Monday, September 14, 2020

Pork Laab + Donkey & Goat's 2019 Pinot Meunier Pét-Nat #EattheWorld

When I saw the country reveal for our focus in my online #EattheWorld group - Laos - I immediately started researching and discovered that they have similar dishes to some of our other favorite cuisines such as Thailand and Vietnam. So, that evening I tested some recipes to compare and contrast. I shared what I had made and one of my best blogging pals - Wendy of A Day in the Life on the Farm - said that she was going to post pork larb for this event; I decided to share my version now and I'll save one of the other recipes for posting day on October 10th. Stay tuned...

Pork Laab

As I mentioned, the pork laab (also called larb, laap, larp, and lahb) is very similar to a Thai version that I usually make. You can read that recipe:Thai Larb for the Team, Flat Stanley, and Annoying Person Shifts #FoodieReads. Like other dishes in Southeast Asian cooking, the dish combines savory, spicy flavors with fresh ones. The Laotian version is even more simple to assemble than my Thai version!

  • 1 tablespoon oil (I used olive oil because that's what I had)
  • 1 pound ground pork 
  • ¼ teaspoon organic granulated sugar
  • 1 Tablespoon fish sauce
  • 1 lime, juiced, approximately 2 Tablespoons
  • 1 red chile pepper (thinly sliced)
  • 1 red onion, peeled and thinly sliced, divided 
  • ¼ cup organic cilantro,chopped plus more for serving
  • ¼ cup organic mint, chopped
  • Also needed: heavy bottom pot or wok, washed and dried lettuce leaves for serving, lime wedges

In a small mixing bowl, whisk together the sugar, fish sauce, and lime juice. Set aside.

Heat your pot over high heat until smoking. Add the oil, ground pork, and all by ¼ cup of the sliced red onions. Cook until the pork is browned completely, approximately 5 to 6 minutes. Use a wooden spoon to break up the chunks of meat.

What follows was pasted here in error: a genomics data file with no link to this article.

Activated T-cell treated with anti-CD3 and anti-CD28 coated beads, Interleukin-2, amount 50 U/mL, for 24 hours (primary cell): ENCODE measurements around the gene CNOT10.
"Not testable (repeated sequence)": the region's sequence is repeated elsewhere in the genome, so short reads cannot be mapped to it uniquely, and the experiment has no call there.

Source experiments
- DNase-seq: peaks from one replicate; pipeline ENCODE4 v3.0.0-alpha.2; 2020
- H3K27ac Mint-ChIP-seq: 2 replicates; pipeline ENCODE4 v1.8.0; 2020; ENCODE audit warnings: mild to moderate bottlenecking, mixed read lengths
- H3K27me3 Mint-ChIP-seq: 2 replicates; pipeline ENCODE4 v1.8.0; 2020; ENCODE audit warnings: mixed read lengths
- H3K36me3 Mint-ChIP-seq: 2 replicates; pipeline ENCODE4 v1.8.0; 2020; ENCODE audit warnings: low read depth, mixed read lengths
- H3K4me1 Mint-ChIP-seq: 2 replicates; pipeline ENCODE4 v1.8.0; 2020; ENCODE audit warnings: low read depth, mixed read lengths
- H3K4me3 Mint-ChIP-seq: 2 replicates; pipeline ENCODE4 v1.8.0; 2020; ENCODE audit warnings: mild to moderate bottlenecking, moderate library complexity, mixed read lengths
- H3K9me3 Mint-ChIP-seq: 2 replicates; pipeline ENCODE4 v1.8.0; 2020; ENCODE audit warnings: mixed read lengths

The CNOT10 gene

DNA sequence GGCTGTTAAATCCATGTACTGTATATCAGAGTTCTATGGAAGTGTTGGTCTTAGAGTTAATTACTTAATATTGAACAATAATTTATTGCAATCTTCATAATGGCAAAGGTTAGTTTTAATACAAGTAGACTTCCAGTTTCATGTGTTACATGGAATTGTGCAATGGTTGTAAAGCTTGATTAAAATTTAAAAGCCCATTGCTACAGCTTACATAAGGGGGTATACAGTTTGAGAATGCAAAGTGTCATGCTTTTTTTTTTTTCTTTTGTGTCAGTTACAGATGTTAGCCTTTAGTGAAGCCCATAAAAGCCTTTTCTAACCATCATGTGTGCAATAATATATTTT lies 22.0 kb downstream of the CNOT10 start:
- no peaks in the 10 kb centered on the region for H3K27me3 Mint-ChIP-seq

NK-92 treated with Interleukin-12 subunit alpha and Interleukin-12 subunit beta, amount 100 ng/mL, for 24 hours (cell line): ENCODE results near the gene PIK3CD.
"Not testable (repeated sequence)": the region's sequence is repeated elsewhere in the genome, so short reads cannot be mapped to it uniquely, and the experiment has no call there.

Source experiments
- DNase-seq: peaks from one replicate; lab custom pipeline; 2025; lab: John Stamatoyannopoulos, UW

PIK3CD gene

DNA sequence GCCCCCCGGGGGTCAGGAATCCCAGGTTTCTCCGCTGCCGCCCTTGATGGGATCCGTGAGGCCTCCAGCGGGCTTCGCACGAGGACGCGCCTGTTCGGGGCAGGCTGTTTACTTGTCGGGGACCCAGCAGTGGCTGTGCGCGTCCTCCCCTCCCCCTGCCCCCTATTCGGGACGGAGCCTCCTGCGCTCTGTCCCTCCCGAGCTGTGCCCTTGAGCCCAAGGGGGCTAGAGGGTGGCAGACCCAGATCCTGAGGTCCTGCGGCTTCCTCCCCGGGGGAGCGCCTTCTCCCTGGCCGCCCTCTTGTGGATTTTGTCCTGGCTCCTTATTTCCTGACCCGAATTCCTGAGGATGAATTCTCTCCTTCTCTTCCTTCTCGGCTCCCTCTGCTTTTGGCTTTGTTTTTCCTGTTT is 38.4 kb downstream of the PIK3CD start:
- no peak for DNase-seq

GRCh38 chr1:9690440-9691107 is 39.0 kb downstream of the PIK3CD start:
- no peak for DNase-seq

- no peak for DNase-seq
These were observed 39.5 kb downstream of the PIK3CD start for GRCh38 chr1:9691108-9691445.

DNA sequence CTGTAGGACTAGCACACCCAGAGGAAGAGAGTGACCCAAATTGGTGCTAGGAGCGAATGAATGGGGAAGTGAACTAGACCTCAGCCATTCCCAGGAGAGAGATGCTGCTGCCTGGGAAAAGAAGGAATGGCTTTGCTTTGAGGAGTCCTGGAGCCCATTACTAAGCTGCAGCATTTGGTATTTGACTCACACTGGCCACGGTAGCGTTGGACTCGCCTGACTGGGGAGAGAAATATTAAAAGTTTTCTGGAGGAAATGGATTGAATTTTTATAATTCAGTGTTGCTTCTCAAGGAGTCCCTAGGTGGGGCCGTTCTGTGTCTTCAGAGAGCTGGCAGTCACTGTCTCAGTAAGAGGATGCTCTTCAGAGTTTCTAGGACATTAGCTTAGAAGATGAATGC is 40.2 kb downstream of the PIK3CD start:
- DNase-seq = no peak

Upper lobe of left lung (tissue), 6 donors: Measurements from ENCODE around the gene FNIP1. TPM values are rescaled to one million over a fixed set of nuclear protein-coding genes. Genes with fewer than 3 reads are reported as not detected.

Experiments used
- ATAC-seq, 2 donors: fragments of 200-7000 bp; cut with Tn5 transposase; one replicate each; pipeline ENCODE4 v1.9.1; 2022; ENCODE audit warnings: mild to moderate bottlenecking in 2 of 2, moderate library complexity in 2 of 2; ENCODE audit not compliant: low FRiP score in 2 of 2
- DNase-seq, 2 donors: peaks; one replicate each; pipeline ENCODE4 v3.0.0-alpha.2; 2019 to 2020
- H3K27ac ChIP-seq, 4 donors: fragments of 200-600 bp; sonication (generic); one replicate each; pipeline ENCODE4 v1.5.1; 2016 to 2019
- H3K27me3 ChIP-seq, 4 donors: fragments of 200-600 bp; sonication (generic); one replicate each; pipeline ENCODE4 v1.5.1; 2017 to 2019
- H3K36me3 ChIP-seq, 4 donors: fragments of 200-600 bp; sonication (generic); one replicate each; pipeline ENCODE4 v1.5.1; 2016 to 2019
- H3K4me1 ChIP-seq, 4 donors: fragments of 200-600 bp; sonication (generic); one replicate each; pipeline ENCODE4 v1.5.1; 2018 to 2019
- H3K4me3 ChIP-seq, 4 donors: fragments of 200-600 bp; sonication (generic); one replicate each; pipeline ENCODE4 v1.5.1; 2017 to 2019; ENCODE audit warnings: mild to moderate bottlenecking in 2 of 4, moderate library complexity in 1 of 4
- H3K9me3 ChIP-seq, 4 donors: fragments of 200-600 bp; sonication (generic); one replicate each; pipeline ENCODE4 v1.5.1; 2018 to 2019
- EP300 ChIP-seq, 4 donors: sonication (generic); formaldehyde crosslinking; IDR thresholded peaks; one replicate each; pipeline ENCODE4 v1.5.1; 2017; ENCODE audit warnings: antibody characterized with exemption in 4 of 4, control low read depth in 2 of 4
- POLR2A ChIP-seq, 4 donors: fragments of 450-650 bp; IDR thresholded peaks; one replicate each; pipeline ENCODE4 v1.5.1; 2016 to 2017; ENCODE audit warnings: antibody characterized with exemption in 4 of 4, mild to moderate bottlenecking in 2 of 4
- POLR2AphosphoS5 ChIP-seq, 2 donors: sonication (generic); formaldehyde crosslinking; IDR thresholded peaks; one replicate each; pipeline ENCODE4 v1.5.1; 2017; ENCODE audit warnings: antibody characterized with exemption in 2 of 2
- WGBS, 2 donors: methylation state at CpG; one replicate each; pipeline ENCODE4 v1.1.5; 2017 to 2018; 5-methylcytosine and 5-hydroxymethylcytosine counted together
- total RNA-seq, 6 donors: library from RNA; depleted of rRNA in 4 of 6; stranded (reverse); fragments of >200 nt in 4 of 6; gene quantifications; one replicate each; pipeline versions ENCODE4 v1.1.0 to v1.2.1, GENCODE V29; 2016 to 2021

Pour in the fish sauce mixture and stir to coat all of the meat. Add in the chile, cilantro, and mint. Cook until the herbs are wilted. Taste for seasoning and add more of whatever you think might be missing: sugar if it needs more sweet, lime juice if it needs more tart, and fish sauce if it needs more salt.

Before serving, scatter remaining red onions on top. Let diners spoon the laab into the lettuce leaves and add more cilantro and give a squeeze of more fresh lime, if they wish. 

 Donkey & Goat's 2019 Pinot Meunier Pét-Nat

I poured the 2019 Pinot Meunier Pét-Nat from Donkey & Goat that they just shipped with their Fall 2019 release. You can read more about Donkey & Goat and the Brandts in this post: Donkey & Goat: The Brandts Bring Natural Farming Philosophies Into the Cellar that I posted recently for Wine Pairing Weekend (#WinePW).

'Pét-Nat', short for Pétillant-Naturel, is an ancient method of making sparkling wine. In contrast with the méthode champenoise in which a finished wine undergoes a secondary fermentation in the bottle with additional yeasts and sugars, Pét-Nats are bottled before the primary fermentation is finished. This produces a much more rustic sparkling wine that is often cloudy and bottled with a crown cap - like a beer - instead of a cork.

Though Pét-Nat can be made with any varietal, this one is Pinot Meunier made with grapes from 53-year-old vines in the Dommen Vineyard in Sonoma. The Brandts have been making this wine since 2017 and the grapes are pressed on the same day on which they were harvested. 

As far as the tasting notes, this wine was beautifully funky with a tang that reminded us of our favorite kombucha with just a tinge of sweetness. It paired wonderfully with the salty spiciness of the pork laab.

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